The California sun sets over the hills just beyond the adjacent Brackett Air Field as the last pair of fuelers whisk into the impending darkness, blowing by as if they are sailing on the tradewinds of Hell. There was an awkward silence as track workers clean up the last vestiges of metallic fragments littering the top end of the drag strip.

As Roy and I swill the remaining dregs of our plastic cups, the conversation briefly 180s back to illegal drag racing on the streets of Los Angeles; kids are still grindin’ the gears on city streets, I say, albeit in Japanese cars instead of souped-up ‘34 Fords. The conversation shifts. Cuz’n Roy and I continue to riff with the railbirds about our misadventure earlier on the freeway that afternoon. I say that one doesn’t have to worry about go-cat wild hot rod hoodlums barrelin’ down to the Foster Freeze on Hawthorne Blvd. anymore. Greater civic threats are entertainment lawyers and soccer moms on the freeways with DARE stickers pasted over the one that once read BABY ON BOARD.

Apropos of nothing and for whatever reason, car alarms were going off in the parking lot again as the skinnier bleacher bum tossed another butt and shook his head. “Los Angeles is a different place now,” he mutters.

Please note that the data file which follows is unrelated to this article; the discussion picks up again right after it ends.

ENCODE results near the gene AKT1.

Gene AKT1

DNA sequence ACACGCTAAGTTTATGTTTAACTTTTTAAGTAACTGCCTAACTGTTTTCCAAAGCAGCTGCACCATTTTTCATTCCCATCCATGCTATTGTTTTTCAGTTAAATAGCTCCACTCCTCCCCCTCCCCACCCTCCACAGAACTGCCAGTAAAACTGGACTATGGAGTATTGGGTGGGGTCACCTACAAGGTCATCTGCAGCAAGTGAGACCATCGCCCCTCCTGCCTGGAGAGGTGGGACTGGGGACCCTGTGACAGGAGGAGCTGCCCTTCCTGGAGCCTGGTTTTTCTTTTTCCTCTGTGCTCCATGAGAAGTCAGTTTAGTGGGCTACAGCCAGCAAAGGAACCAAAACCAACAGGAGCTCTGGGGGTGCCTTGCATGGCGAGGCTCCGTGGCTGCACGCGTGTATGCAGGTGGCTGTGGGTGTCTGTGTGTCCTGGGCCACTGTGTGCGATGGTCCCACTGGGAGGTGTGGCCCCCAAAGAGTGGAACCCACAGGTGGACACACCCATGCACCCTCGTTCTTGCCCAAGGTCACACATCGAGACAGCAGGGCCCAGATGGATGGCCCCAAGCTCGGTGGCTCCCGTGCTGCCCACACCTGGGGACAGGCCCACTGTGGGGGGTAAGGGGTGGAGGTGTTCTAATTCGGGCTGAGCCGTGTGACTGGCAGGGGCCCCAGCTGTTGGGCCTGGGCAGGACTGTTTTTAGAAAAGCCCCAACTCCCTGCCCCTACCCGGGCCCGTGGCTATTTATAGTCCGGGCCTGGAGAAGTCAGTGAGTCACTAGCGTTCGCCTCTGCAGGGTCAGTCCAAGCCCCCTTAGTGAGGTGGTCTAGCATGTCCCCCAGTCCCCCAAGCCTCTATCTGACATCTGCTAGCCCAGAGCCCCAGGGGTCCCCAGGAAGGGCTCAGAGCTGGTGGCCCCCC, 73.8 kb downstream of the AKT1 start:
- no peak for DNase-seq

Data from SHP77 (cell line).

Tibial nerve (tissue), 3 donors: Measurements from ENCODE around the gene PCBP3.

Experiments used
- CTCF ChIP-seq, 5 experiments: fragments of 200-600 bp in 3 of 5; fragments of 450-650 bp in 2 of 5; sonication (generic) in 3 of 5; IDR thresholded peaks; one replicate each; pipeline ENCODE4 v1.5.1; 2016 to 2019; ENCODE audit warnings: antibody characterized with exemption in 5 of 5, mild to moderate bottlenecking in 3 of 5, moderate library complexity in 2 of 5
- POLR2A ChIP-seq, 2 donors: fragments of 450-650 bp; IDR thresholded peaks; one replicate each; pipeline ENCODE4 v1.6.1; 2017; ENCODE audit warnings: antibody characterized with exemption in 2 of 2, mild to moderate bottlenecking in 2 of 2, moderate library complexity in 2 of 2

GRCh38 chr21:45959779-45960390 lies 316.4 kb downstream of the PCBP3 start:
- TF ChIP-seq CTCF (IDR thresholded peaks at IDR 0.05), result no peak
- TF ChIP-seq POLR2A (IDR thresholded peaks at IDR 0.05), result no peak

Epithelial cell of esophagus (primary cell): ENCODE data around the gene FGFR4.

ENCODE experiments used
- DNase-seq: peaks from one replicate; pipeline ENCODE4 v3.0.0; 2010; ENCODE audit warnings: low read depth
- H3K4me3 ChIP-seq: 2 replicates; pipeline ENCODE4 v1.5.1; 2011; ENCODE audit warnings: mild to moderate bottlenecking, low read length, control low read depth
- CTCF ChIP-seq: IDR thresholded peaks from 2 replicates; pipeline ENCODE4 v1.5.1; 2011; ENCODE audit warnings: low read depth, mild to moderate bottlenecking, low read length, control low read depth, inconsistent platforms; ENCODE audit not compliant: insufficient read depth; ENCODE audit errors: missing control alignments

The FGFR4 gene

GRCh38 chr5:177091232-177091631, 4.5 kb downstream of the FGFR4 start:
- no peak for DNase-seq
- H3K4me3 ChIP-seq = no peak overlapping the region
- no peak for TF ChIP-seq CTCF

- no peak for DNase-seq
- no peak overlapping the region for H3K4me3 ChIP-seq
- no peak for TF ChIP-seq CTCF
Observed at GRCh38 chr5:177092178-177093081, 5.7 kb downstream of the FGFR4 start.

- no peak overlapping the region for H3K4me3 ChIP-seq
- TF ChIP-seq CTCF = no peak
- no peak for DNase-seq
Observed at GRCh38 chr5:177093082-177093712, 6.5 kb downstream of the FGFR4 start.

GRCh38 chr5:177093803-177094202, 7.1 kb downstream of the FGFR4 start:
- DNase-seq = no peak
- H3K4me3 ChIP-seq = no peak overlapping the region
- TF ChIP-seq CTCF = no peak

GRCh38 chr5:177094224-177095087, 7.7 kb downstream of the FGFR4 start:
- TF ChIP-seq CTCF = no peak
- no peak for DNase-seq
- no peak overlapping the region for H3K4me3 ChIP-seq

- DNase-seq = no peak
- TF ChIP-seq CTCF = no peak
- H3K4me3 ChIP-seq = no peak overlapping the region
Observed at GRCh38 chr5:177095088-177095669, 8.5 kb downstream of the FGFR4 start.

November 3, 2008

From the ridge, Cuz’n Roy and I watch what is the fastest U-turn in history. Breedlove catches a crosswind at 675 mph as his Spirit of America streamliner “Wrong Way” Corrigans itself, assuming the attitude of a rather elliptical traffic circle. Breedlove bicycles – and nearly destroys – his cherished, cherry jet car while traveling at a speed of over three football fields a second (!). While up on two of five wheels, the machine begins making a hard right towards some nearby hot springs and foothills, buzzing and nearly t-boning a motorhome parked not too far from the photoelectric timing traps, missing it by less than a “Hail Mary!” pass into the end zone.

“It looks like the Tazmanian Devil out there,” Cuz’n Roy says as Breedlove attempts to correct the precarious trajectory of his race car.

A retired couple stand on the roof of the motorhome with binoculars out and watch the streamliner kicking up dust lickety-split, the smoke of cherry-colored coals from a portable barbecue wafting past their eyes and nostrils, the acrid haze adding to the disorientation they experienced when they notice that the Spirit of America – and by extension – themselves are in serious trouble.